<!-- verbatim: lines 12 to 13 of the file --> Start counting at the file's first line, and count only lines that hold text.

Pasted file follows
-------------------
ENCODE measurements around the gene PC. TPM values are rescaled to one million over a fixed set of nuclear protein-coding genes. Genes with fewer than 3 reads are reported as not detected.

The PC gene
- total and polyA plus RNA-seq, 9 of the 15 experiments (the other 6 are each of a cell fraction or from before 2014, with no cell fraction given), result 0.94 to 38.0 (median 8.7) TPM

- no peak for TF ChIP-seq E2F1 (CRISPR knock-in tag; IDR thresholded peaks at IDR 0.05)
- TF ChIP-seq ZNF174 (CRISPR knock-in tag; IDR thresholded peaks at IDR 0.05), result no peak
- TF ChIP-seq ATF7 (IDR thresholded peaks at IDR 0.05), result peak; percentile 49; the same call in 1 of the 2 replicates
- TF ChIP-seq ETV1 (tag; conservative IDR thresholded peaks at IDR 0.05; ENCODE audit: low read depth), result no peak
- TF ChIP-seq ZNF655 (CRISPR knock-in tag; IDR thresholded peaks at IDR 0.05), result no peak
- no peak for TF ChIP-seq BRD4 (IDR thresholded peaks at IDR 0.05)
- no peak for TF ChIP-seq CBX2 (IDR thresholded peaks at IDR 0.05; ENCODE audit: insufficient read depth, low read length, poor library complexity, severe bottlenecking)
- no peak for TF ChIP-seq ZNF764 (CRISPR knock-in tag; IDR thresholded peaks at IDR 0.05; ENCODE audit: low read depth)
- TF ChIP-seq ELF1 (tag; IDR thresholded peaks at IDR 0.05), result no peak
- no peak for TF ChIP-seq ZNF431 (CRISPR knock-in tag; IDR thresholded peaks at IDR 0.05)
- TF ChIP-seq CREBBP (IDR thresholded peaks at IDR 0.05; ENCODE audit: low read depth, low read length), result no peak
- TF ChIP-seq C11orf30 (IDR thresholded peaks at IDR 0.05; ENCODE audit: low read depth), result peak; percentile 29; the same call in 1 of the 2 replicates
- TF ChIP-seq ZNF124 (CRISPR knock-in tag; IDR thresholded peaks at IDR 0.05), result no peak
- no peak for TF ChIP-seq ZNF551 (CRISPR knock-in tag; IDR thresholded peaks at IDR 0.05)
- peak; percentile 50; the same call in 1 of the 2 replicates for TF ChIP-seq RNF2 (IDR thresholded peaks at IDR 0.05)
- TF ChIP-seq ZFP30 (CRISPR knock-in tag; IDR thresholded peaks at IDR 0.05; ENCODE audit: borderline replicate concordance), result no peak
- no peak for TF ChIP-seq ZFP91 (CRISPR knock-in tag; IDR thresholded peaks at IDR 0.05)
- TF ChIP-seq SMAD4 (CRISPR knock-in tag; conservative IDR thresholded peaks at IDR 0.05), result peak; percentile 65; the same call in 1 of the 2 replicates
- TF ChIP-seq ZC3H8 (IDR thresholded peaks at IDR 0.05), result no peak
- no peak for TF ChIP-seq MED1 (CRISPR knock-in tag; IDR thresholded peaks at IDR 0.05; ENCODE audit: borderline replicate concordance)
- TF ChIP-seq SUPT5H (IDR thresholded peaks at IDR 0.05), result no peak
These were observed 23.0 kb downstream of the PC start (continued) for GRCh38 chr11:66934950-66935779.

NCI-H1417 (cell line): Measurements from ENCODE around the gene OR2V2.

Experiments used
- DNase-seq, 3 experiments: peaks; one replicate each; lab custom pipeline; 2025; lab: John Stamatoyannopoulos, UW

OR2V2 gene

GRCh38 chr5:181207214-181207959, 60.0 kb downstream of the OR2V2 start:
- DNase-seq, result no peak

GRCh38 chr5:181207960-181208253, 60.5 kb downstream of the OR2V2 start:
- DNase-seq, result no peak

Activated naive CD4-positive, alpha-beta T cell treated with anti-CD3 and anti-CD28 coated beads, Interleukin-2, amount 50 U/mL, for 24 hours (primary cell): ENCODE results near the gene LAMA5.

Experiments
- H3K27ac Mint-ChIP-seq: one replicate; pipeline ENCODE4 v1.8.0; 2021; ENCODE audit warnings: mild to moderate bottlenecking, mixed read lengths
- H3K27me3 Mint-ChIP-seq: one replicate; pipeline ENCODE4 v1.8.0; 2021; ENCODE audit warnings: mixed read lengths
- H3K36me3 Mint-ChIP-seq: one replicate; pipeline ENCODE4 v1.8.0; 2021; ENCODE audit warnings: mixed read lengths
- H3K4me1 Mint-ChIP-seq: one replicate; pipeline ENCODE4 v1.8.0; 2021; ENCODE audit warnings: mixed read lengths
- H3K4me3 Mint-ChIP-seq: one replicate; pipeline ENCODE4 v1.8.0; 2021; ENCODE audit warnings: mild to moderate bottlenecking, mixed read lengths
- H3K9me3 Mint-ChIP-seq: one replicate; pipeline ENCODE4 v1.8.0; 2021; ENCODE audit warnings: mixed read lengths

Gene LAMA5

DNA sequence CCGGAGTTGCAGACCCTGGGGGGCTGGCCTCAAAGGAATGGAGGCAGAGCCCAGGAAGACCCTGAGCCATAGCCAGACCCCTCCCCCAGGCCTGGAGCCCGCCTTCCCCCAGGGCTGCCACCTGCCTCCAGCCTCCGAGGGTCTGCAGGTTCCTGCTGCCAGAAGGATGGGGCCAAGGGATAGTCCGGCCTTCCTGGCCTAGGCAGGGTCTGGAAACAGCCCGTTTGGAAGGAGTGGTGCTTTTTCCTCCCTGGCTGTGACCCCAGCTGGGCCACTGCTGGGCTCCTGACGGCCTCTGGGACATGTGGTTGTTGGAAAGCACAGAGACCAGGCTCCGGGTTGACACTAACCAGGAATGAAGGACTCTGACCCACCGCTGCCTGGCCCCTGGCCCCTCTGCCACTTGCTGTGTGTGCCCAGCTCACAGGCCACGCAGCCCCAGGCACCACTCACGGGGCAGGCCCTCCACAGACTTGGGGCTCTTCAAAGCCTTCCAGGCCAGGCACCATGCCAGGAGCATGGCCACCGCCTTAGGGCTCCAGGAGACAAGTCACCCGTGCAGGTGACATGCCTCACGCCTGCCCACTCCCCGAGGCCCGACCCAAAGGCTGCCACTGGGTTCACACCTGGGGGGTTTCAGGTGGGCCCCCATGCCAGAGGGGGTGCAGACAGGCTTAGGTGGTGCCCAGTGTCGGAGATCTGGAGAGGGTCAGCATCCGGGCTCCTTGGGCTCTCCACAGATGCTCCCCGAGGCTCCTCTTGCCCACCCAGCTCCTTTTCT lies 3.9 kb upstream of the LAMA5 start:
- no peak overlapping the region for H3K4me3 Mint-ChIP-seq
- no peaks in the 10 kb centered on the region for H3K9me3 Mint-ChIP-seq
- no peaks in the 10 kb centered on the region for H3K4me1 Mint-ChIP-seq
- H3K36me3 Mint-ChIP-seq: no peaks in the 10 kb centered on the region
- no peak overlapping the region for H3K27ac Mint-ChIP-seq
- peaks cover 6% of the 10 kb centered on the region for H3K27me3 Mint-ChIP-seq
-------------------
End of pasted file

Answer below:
- TF ChIP-seq ELF1 (tag; IDR thresholded peaks at IDR 0.05), result no peak
- no peak for TF ChIP-seq ZNF431 (CRISPR knock-in tag; IDR thresholded peaks at IDR 0.05)